sum[0] += value;
      }
    });
  }
}

The results were:


testIntForeach: 130
testIntegerForeachWithAutoboxing with EA: 1064
testIntegerForeach with EA: 224
testIntegerForeachWithAutoboxing without EA: 1039
testIntegerForeach without EA: 1024

This test shows something interesting, EA gives no improvement if Integer.valueOf (called by auto-boxing) is used instead of new Integer. Apart from that, the results are somewhat similar to the first ones (EA provides a substantial boost, but not enough to match the specialised implementation). After quickly testing that the boxing methods in ScalaRunTime had the same effect as Integer.valueOf, I decided that it was not worth testing more complex scenarios.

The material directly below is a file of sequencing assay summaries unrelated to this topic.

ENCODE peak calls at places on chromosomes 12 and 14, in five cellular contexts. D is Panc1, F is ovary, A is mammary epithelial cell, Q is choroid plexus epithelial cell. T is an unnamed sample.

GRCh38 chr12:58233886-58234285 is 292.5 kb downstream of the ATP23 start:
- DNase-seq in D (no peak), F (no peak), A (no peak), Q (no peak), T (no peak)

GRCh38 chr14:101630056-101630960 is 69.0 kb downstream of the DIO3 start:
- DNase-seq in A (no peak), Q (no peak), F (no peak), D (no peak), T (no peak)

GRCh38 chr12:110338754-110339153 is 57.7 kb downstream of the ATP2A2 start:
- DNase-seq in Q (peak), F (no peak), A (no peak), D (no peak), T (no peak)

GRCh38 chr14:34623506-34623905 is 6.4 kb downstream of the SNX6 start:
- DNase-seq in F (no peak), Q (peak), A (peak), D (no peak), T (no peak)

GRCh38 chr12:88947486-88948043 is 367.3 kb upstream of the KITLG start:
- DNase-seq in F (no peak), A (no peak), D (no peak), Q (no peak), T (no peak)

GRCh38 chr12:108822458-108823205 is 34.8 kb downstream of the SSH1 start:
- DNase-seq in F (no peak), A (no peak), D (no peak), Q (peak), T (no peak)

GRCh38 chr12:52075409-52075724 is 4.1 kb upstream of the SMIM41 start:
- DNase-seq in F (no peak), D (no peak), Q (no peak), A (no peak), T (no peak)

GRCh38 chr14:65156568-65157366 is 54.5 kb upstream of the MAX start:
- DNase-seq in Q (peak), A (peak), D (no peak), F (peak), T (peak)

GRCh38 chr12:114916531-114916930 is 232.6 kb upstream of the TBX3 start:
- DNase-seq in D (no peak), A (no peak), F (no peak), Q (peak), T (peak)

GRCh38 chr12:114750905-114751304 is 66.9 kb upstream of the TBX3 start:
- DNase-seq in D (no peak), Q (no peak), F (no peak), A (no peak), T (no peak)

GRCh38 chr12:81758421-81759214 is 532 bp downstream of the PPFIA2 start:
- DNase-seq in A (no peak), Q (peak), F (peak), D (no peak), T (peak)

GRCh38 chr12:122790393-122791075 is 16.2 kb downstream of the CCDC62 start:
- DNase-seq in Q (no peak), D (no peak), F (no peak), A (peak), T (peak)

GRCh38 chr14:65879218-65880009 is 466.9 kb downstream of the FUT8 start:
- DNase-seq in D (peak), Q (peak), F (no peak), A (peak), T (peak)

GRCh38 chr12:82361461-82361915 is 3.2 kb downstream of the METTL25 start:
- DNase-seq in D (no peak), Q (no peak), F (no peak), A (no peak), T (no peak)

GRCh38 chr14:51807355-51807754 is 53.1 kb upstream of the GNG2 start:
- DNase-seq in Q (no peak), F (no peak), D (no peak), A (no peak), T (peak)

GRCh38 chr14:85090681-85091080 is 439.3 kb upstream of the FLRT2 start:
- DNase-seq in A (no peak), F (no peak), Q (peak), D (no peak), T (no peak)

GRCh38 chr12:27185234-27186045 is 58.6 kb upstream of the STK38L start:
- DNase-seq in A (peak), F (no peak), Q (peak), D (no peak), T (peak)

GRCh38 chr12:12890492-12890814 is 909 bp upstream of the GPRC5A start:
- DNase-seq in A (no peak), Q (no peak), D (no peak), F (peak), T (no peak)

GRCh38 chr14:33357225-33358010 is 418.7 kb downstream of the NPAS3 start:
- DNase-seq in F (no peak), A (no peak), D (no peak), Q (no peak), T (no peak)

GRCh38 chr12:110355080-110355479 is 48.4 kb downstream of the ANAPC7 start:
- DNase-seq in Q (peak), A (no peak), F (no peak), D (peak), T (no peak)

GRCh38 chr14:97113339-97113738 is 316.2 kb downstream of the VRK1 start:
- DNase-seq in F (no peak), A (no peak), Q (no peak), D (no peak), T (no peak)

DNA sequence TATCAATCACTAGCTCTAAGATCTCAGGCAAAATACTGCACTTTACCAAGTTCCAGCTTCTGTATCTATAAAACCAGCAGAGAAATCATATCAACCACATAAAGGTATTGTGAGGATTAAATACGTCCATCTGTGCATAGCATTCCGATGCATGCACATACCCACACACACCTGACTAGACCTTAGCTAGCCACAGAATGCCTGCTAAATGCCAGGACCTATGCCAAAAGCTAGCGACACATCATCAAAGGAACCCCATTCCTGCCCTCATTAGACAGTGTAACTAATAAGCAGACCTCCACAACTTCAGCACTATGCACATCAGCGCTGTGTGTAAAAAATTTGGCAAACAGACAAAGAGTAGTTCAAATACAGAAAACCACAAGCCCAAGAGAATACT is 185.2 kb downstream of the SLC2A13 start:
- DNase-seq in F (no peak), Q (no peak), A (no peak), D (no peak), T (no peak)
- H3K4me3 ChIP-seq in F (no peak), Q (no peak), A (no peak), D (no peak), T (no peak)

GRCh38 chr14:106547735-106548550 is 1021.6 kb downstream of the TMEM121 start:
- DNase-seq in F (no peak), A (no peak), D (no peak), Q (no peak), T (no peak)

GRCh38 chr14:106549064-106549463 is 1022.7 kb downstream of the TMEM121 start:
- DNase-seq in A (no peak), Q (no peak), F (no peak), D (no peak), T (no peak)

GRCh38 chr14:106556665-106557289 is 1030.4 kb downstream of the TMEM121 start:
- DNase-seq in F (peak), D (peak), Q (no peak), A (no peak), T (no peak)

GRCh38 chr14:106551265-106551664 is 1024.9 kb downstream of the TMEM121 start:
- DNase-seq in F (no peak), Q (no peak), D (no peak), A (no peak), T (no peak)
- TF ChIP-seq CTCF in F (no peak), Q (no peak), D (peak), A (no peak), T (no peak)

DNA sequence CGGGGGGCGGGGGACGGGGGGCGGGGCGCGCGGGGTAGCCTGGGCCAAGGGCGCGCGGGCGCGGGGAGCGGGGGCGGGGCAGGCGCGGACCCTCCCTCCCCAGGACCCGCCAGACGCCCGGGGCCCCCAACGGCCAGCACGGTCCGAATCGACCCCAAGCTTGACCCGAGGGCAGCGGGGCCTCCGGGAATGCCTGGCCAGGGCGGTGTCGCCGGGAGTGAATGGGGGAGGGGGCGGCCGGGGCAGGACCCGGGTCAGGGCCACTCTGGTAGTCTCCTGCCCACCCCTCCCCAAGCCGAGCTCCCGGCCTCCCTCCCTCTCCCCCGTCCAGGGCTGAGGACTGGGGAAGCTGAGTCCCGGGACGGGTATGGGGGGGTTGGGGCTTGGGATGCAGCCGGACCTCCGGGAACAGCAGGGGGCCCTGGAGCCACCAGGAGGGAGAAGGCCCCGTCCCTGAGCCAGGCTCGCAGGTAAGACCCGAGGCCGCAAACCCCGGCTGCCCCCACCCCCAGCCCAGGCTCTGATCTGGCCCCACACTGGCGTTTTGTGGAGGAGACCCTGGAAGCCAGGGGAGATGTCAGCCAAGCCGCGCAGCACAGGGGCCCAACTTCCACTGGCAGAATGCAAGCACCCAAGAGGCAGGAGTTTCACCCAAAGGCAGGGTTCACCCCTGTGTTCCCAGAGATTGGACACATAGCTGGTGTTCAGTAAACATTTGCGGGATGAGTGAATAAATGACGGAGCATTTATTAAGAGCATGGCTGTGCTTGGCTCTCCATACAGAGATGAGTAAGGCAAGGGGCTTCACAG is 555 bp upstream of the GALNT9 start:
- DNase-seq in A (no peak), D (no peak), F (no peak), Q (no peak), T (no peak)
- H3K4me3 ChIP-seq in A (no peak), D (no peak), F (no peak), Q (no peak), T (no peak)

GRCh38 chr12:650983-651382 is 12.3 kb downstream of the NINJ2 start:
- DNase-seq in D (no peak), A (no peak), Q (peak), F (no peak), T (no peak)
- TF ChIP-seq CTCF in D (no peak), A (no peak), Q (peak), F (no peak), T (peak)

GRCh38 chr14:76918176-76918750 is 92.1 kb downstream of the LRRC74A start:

It seems like there’s a lot of potential for scalar replacement, but HotSpot needs to do a better job at detecting cases where it can be used safely. If nothing else, at least knowledge of the valueOf methods should be hardcoded into the system. I hope that a more general solution is found though because other languages on the JVM may use different methods (as mentioned earlier Scala uses methods in ScalaRunTime instead). It will also be interesting to see if the performance can get even closer to the no allocation case. Since the feature is still in development, we can hope. :)

Update: The early access release of JDK 6 Update 14 also contains this feature.
Update 2: This feature is enabled by default since JDK 6 Update 23.